Education

UVM hits contract stalemate with faculty union

BURLINGTON — The union representing faculty at the University of Vermont has reached an impasse in contract negotiations with the administration, according to both sides.

The stalemate comes after seven months of talks failed to produce an agreement. In a statement Tuesday, United Academics said impasse is not an unusual step in the collective bargaining process. “Almost all of our previous contracts have come after impasse,” the statement said.

There are two separate United Academics bargaining units, one for full-time faculty and the other for part-time faculty. The current impasse declaration came from the full-time faculty union, which represents 725 faculty members.

As a next step, the two sides will engage a neutral mediator, and possibly a fact-finder, in an effort to come to a resolution. The university and the union are at odds over salaries.

The administration is offering a 2 percent salary increase. Tom Streeter, a spokesman for United Academics, said that could result in “sub-inflation pay raises” for some union members.

United Academics said that, according to its analysis of the current budget, UVM would need to put $11.7 million more toward “instruction and research,” which the union says includes faculty salaries, in order to be in line with “the average of other schools that the administration dubs UVM’s peers.”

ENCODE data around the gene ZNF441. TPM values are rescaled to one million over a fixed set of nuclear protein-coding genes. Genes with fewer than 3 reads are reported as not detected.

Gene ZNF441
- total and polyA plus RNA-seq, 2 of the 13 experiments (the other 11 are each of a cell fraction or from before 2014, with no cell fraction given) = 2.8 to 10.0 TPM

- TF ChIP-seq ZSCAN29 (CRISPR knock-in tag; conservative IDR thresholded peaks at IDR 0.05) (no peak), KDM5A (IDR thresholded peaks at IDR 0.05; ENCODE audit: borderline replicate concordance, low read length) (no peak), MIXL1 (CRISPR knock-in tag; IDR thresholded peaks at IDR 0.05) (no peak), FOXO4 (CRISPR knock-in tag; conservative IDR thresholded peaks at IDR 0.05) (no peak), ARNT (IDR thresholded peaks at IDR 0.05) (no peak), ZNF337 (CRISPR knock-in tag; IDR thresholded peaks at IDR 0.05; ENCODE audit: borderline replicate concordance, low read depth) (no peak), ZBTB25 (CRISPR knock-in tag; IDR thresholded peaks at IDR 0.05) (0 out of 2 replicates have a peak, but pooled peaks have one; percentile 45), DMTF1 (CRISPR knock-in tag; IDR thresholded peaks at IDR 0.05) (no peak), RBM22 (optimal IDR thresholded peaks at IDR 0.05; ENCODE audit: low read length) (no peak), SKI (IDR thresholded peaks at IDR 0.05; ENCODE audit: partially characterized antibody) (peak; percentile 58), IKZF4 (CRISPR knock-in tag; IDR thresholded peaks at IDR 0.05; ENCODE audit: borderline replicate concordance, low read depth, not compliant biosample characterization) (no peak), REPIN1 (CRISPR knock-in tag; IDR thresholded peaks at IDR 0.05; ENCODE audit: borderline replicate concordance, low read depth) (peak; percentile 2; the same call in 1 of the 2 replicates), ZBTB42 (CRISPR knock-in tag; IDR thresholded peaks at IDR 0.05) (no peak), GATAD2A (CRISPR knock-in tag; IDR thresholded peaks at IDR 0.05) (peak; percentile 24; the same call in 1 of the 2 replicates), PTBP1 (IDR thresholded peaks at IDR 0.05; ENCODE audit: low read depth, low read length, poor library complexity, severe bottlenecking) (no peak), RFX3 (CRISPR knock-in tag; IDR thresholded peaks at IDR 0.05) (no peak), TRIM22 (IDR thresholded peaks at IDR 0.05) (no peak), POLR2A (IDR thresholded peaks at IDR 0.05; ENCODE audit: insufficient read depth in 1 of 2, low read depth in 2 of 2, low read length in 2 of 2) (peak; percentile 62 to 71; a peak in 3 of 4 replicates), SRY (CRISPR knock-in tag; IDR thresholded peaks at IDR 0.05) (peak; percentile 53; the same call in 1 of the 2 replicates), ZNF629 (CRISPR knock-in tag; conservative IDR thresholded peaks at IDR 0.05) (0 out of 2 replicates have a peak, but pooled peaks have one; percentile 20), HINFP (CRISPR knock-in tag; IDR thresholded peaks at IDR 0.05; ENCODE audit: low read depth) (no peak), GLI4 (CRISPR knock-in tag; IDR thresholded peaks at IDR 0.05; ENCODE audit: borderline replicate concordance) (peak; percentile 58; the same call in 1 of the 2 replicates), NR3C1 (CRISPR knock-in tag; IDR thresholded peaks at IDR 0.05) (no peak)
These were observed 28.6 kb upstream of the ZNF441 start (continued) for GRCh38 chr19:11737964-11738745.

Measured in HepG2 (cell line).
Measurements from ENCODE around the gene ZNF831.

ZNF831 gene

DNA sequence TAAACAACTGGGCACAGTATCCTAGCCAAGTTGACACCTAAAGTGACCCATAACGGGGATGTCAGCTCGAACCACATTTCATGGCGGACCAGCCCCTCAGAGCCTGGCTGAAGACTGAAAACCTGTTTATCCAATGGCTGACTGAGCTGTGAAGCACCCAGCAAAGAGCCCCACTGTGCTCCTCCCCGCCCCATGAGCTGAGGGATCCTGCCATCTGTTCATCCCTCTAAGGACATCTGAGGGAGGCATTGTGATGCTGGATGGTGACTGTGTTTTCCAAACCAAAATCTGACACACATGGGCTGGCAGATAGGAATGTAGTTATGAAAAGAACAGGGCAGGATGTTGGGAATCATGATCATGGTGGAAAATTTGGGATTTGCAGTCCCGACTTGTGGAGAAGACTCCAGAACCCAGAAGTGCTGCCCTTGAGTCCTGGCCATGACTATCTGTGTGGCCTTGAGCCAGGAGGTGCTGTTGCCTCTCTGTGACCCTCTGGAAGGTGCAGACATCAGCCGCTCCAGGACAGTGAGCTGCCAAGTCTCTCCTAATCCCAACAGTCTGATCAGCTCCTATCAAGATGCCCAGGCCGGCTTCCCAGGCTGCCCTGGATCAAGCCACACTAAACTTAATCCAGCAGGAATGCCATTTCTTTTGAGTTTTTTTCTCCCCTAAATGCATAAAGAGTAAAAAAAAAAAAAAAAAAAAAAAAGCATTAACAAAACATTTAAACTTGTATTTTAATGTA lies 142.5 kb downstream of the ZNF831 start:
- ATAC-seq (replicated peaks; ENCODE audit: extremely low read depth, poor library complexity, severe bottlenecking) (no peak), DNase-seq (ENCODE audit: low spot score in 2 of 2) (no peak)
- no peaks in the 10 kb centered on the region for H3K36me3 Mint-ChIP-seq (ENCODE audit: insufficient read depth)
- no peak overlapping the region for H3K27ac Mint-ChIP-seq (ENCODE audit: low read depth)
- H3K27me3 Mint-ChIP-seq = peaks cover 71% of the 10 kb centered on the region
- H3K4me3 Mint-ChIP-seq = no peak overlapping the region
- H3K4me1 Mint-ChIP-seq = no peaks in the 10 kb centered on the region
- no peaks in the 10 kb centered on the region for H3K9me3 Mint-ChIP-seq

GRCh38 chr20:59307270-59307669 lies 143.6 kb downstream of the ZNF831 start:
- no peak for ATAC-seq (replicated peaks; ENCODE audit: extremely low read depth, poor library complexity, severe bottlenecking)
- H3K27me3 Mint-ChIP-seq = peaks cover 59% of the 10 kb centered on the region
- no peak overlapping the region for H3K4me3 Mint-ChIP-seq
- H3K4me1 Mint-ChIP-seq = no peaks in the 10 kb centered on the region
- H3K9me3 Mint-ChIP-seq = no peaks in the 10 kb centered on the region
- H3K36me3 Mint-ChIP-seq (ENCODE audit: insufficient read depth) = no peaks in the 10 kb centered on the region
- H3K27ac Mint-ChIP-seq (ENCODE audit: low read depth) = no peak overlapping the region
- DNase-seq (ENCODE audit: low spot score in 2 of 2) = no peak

In its own statement, the university said current salaries for union faculty are “at or above market levels.” UVM faculty were at more than 104 percent of the average salary for “public high research institutions,” according to a University of Oklahoma survey.

The idea that UVM would need to raise tuition to provide full-time union faculty a raise of more than 2 percent is a red herring, Streeter said. “UVM is not broke. In 2016 and 2017, they brought in millions more dollars in tuition revenue than they expected,” he said.

UVM’s two other unions, the Teamsters and United Electrical Workers, have settled three-year contracts with 2 percent annual raises, according to university officials.

Streeter said a number of United Electrical Workers members actually will get more of a boost because the union’s workers who start at $12 an hour earn a $1 increase annually up to $14 an hour, on top of the 2 percent increase in the contract.

Both the faculty union and the university said they are committed to negotiating a fair contract through mediation.

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